[Show abstract] [Hide abstract] ABSTRACT: Introduction At present, two phylogenetically distinct influenza B virus lineages, B/Yamagata and B/Victoria, co-circulate worldwide and can cause significant morbidity and mortality. Objective The aim of this study was to determine the prevalences of two influenza B virus lineages in the population of Vojvodina and to identify their antigenic and phylogenetic properties. Methods A total of 369 and 334 nasopharyngeal, or nasal/throat swab samples, collected during the 2012/2013 and 2013/2014 seasons, respectively, were tested using specific singleplex influenza A, influenza B, influenza B/Yamagata and influenza B/Victoria real-time reverse transcription polymerase chain reaction (RT-PCR) assays. Antigenic and genetic testing were done by hemagglutination inhibition assay and hemagglutinin and neuraminidase gene sequence analysis, respectively. Results During the 2012/2013 season, influenza B viruses were present in 53.4% (101/189) of influenza positive samples.The B/Yamagata-like viruses (81.2%) significantly predominated over the B/Victoria-like viruses (18.8%). Comparing to B/Victoria-like positive patients, among B/Yamagata-like positive patients, children 5-14 years of age were significantly more represented (5.3% vs. 35.4%, respectively), as well as patients with mild form of illness (15.8% vs. 45.1%, respectively). The results of sequence analysis and antigenic testing showed that tested viruses were not closely related to B/Wisconsin/1/2010, the vaccine virus for 2012/2013. During the 2013/2014 season influenza B viruses were not detected. Conclusion The results of this study confirmed the health significance of influenza B viruses and indicated that B/Yamagata-like viruses were significantly more prevalent than B/Victoria lineage viruses, during the 2012/2013 season.They also showed a sub-optimal match between the tested viruses and the vaccine virus for season 2012/2013.
    Full-text · Article · Jul 2015 · Srpski arhiv za celokupno lekarstvo
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    • "For influenza B viruses, antigenic relatedness is further complicated by the existence of the two distinct lineages. Recent surveillance data from the United States and Europe between 2001 and 2011 showed that 46–58% of circulating influenza B lineages were mismatched to the vaccine strain [6,7]. Although Shanghai has the highest GDP in China, the coverage rate of influenza vaccination is low, largely because of the limited public knowledge about influenza and vaccine-related benefits and the annual influenza vaccination having no government reimbursement [8]. "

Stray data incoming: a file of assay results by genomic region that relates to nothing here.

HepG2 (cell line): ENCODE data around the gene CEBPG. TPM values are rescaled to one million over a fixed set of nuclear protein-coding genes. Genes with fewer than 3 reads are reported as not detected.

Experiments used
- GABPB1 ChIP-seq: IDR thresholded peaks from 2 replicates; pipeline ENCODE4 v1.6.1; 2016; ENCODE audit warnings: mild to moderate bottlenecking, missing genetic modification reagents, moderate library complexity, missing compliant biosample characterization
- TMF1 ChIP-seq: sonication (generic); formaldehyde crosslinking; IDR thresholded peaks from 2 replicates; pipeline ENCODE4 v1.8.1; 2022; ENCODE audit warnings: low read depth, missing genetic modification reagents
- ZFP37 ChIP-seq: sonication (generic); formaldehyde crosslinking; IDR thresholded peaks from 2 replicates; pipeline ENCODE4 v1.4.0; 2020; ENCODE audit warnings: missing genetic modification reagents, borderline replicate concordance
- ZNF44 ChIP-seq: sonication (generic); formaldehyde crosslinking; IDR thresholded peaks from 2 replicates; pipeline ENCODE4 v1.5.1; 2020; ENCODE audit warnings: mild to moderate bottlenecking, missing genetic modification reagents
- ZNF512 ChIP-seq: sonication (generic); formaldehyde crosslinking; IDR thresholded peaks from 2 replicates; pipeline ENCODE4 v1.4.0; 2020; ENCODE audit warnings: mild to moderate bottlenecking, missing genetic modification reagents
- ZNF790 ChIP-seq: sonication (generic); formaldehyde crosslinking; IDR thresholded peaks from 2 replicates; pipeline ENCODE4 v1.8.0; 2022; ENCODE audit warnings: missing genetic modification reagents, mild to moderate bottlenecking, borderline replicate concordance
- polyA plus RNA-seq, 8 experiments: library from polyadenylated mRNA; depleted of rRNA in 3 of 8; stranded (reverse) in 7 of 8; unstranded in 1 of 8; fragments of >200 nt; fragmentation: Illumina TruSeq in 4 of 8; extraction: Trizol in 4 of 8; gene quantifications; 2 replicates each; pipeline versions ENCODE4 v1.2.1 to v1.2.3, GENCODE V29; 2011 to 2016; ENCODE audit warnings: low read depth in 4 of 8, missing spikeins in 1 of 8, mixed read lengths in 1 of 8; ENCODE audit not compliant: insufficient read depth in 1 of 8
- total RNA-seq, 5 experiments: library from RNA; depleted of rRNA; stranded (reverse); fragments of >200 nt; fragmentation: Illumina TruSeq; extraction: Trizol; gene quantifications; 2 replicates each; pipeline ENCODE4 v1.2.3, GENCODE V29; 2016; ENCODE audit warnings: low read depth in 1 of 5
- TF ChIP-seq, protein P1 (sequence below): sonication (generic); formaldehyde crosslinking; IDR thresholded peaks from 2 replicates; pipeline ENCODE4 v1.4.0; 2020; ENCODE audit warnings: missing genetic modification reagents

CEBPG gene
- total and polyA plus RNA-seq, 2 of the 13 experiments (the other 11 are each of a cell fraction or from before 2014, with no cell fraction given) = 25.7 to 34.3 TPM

[Show abstract] [Hide abstract] ABSTRACT: A new quadrivalent influenza vaccine has been available for influenza B, which can pose a significant global health burden. Shanghai has the highest GDP and largest metropolitan population in China. To understand the impact of influenza B in Shanghai in terms of age-related incidence and relative prevalence compared with other subtypes, we conducted this retrospective epidemiological study of influenza B in the 2009-2014 seasons. A total of 71 354 outpatients with influenza-like illness were included, and both lineages of influenza B and subtypes of influenza A were identified using real-time RT-PCR. The antigenic characteristics of influenza B isolates were analysed by sequencing and reciprocal haemagglutinin inhibition assay. On average, 33.45% of influenza strains were influenza B, and 40.20% of strains isolated from children were influenza B. The incidence of influenza B was highest (12.52 per 100 people with influenza-like illness) in children ages 6-17 years and usually peaked in this age group at the early stage of an influenza B epidemic. Overall, both matched and mismatched influenza B strains co-circulated in Shanghai annually, and 44.57% of the circulating influenza B belonged to the opposite lineage of the vaccine strains. We concluded that influenza B has caused a substantial impact in Shanghai and that school-aged children play a key role in the transmission of influenza B. Hence, it may be beneficial to prioritize influenza vaccination for school-aged children to mitigate the outbreaks of influenza B. Copyright © 2015. Published by Elsevier Ltd.
    Full-text · Article · Apr 2015 · Clinical Microbiology and Infection
    • "tains the live, weakened Ann Arbor influenza strain. This weakened version can replicate efficiently only in limited conditions (Toback et al., 2012). The U.S. FDA (2012a) ap proved it in 2012 for administration to healthy children at least age 2 through adults up to age 49. "
    [Show abstract] [Hide abstract] ABSTRACT: The best way to prevent influenza and its potentially life-threatening complications is by receiving the annual flu immunization at the earliest opportunity. As patient educators, nurses should help individuals, families, and the community receive the benefits of this important illness prevention strategy.
    No preview · Article · Jul 2014 · Medsurg nursing: official journal of the Academy of Medical-Surgical Nurses